The other nominal reason for taking vacation is to take care of the cats while my wife is out of town. You need to understand that these cats are as spoiled as I am about food. So the 6 regular cats (Adah, Bullet, Harry, Hillard, Lorenzo, Tabby) need outside and inside dry food and water as needed. Some kinds of dry food they finish in a morning. Others they do not seem to like at all. The Wiskas is the most popular (needs the 3rd filling today now) and the Friskies Seafood is the least.
Elvis, the blind cat needs wet and dry food in the morning and after his walk. He goes on a walk for about half-an-hour each afternoon. We tap or drag a stick of wood to make a sound. Sometimes he follows the sound of the stick and sometimes he does not. We are not sure how well (or even if) he hears. When he does not follow the stick, he seems to home in on the storm drains on the cul-de-sac. If he should fall into one of these, I am not sure what would become of him so I try to steer him away. But, as I said, he seems to home on them. He also needs his litter box changed a lot.
My Dell Dimension 8100 is dead or perhaps only mostly dead. I will see later this week if $400 of parts will revive it. After two wizard sessions that were inconclusive, two chat conversations with two technicians , the diagnosis is now the power supply AND the motherboard are both bad. The initial diagnosis was the disk drive was bad. I had one in another Dell System so I tried that one and the symptoms were the same. I am glad that I did not go out and buy one. The parts are ordered and should be arriving by Thursday.
The dead computer is especially annoying because I was planning on using some of my vacation time to try out the latest version of X3NavalD, a drawing program for small boats that you can get a copy of from Sourceforge. It is simple and perhaps a little bit hard to use. I need to try to use it to see if I can improve its usability. Presently you need a large screen and a slow mouse as the slightest false move can change a buildable boat into one that is impossible. The other slight problem is that the labels are presently in French but the author is working on that.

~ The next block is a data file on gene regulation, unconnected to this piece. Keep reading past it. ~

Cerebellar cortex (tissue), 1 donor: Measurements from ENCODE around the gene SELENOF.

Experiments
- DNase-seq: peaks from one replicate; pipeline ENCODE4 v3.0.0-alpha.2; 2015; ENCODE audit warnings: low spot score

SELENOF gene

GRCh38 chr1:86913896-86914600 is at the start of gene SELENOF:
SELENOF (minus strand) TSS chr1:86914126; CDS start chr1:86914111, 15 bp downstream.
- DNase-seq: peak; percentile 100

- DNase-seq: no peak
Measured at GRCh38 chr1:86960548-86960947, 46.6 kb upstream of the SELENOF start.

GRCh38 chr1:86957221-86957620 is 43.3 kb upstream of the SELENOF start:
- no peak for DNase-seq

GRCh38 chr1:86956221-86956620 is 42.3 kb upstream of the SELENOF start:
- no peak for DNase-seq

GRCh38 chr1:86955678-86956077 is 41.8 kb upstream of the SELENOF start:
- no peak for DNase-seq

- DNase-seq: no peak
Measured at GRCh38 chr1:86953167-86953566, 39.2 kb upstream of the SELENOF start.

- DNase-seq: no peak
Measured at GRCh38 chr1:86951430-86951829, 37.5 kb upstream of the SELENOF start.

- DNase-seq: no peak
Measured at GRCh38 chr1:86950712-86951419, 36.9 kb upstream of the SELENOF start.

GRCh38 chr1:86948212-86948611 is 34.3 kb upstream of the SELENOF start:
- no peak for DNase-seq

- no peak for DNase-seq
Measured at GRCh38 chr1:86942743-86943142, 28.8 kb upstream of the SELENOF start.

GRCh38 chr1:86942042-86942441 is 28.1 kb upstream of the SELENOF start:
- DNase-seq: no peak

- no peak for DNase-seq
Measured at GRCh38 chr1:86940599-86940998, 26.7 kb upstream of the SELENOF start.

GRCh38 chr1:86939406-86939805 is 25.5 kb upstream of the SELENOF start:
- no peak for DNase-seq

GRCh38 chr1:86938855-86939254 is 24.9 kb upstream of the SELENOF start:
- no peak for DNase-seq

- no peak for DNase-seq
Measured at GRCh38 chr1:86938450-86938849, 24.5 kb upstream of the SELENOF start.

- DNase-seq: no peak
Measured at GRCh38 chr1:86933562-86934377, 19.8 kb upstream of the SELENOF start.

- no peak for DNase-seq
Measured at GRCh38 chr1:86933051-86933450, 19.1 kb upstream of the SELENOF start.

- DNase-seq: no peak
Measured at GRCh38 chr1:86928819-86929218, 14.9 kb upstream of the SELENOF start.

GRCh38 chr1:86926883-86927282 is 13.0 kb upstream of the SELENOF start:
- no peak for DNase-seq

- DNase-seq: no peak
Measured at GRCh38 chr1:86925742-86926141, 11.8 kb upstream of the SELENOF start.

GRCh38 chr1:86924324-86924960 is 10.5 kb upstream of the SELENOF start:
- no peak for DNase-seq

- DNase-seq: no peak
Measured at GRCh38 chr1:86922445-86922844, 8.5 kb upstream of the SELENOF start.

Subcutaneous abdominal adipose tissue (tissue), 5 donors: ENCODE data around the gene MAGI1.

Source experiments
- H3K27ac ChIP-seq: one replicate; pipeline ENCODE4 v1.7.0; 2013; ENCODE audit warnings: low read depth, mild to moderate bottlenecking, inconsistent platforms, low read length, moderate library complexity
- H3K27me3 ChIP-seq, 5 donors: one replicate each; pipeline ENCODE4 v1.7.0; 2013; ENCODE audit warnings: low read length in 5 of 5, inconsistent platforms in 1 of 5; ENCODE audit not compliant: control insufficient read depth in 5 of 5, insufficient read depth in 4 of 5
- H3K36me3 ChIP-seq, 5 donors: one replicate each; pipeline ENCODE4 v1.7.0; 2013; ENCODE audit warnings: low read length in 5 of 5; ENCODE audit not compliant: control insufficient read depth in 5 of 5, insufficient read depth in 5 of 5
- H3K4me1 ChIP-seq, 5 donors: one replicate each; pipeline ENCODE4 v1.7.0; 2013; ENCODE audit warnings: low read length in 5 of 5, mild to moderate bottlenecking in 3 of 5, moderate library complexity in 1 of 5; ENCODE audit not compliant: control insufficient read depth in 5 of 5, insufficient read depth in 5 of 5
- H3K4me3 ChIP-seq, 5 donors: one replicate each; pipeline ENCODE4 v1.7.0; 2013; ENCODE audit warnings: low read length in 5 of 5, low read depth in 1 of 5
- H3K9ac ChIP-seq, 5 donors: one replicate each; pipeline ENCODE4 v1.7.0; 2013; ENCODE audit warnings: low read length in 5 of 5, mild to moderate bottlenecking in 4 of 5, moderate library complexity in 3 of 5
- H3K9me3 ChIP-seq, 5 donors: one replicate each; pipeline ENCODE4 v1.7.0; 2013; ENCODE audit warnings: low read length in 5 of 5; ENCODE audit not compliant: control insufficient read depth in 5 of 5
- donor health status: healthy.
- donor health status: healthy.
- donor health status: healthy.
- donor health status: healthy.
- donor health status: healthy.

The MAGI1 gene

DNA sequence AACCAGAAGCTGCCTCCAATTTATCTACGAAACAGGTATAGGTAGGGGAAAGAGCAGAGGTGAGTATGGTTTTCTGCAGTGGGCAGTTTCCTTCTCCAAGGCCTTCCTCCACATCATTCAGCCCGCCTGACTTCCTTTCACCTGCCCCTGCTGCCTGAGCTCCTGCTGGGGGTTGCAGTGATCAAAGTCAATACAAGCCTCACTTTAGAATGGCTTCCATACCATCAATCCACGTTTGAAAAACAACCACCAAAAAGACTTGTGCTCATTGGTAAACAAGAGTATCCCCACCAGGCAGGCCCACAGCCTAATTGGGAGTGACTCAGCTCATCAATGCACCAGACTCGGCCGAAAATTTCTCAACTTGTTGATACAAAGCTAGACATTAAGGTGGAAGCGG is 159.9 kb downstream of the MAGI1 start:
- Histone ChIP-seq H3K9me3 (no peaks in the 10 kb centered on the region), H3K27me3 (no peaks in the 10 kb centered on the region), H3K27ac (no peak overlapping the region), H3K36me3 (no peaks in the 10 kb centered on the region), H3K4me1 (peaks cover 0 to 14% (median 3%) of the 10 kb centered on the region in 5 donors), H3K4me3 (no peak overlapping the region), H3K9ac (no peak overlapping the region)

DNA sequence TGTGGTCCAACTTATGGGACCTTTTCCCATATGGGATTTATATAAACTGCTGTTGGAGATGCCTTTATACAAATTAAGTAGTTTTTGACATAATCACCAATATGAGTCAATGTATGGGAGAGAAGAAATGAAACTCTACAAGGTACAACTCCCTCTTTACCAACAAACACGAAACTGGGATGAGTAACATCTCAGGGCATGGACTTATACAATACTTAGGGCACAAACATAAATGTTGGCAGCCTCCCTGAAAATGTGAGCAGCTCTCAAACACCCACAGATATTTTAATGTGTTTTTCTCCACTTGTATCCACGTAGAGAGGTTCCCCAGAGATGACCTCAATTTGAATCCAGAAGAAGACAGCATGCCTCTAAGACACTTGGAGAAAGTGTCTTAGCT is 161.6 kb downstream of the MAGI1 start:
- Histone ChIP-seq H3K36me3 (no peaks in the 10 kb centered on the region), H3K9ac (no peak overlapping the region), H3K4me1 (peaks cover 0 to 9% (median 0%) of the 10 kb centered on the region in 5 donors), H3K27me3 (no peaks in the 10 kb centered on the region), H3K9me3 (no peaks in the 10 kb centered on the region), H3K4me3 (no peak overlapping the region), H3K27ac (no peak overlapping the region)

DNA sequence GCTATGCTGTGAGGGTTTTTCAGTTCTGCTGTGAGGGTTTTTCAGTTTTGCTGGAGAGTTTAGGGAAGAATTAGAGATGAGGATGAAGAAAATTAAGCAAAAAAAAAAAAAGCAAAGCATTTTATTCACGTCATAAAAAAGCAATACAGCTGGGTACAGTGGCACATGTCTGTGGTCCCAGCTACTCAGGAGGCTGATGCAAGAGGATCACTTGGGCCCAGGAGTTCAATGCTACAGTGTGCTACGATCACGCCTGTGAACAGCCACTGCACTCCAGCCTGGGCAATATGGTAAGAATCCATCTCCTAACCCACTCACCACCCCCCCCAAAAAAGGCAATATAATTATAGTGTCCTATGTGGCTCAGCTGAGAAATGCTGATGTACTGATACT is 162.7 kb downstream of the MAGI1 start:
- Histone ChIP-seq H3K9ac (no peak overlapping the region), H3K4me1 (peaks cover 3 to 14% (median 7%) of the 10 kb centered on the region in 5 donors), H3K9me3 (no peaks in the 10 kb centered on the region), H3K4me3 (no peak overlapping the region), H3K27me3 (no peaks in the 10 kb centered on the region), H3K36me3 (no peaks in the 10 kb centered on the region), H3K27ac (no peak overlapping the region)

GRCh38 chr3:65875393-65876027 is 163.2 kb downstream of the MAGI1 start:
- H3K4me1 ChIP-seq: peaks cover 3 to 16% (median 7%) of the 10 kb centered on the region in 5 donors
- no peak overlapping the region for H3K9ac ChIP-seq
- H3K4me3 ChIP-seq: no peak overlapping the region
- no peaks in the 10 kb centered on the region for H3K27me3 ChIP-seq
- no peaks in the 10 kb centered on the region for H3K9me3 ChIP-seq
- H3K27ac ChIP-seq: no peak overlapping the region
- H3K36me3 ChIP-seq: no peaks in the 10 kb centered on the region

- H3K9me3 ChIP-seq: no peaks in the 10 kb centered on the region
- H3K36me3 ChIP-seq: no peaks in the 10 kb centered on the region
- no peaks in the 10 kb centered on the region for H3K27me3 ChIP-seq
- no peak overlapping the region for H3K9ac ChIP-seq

Mr. Bullet is lying on the floor as I write this. He came in after we had supper favoring his paw. We tried to examine it but did not find any spot that was sensitive and he seemed to have all his claws. Now two hours later there does not seem to be any sign of the limp. Hopefully, there will be no need to take him to the animal hospital tomorrow.
Starts with lots of e-mail. Much of it SPAM, even with the filters. Makes you want to have the option to “Nuke Originator” which we all know may have nothing to do with the sender.
Next is the Problem Meeting. I attend this meeting mostly in self-defense. Occasionally, someone will try to blame the mainframe for something delayed. Even more rarely, the mainframe has a problem that we tech people have not heard about. So we can at least get a start on fixing it. If business folks would just appreciate that very often they get what the pay for (and pay for what they don’t), life for everyone would be smoother.
My former employer sold an acquisition. I will need to separate the common performance and service level reporting. This needs to be completed by July first. I think I know what needs to be done. I started on it yesterday for the things that were end-of-period. The spin-off company will return to monthly reporting so that should muck up the simplicity of every week has 7 days and every period (mostly) has 4 weeks. Keep those mental gears turning.
One of the guys is teaching a course in REXX. This probably means nothing to the kids in school today. It is actually an ok language with a lot of the features that you find in Ruby and such but a bit cruder. It is not nearly as terse as C or Perl and hence easier to work with. Lots of built-in functions. The problem with built-in functions is that you need to know about them. Otherwise, you end up reinventing the UPPER option when you just needed to know the correct option of the DATE() function. A learning experience.